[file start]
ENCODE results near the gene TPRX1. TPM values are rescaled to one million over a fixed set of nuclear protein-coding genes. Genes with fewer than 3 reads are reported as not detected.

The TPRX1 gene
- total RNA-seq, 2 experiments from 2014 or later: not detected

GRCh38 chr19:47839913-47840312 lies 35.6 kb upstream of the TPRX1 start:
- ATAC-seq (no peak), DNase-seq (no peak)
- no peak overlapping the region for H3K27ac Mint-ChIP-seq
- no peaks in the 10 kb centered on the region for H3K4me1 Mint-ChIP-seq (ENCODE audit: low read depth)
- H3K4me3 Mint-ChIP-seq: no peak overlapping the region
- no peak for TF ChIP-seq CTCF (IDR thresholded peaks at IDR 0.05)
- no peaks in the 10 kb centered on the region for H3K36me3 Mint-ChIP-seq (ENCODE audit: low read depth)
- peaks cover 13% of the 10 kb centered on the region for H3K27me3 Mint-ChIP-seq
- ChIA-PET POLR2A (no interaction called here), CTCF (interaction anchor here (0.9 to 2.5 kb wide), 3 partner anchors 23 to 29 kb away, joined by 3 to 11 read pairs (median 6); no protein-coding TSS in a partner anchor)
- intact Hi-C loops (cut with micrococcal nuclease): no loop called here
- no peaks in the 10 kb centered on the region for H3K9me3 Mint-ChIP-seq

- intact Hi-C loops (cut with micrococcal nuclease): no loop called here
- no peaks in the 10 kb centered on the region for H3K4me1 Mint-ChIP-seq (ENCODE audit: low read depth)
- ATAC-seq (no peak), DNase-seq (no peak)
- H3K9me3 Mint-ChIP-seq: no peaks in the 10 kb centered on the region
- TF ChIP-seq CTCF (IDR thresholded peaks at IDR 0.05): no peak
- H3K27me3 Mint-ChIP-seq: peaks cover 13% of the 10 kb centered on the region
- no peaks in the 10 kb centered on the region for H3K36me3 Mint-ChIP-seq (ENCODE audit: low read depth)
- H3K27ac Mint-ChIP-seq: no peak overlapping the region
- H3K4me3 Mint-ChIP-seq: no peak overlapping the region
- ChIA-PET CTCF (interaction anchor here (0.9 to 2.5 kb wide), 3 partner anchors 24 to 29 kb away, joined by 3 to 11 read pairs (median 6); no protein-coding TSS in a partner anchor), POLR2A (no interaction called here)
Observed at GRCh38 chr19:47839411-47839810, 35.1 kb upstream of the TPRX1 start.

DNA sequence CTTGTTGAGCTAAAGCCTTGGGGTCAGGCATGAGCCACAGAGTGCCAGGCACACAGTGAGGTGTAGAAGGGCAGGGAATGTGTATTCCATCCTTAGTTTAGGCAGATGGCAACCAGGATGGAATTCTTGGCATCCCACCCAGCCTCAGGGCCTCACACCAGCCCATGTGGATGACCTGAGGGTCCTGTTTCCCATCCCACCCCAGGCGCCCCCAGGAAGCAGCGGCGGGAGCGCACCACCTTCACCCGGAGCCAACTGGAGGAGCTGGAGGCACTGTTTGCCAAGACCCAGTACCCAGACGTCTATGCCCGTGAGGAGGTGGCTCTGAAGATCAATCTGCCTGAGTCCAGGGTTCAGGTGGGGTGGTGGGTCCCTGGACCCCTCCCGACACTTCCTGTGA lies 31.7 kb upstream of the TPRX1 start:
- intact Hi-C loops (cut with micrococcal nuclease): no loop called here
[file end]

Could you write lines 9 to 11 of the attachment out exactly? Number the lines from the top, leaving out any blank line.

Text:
- no peak for TF ChIP-seq CTCF (IDR thresholded peaks at IDR 0.05)
- no peaks in the 10 kb centered on the region for H3K36me3 Mint-ChIP-seq (ENCODE audit: low read depth)
- peaks cover 13% of the 10 kb centered on the region for H3K27me3 Mint-ChIP-seq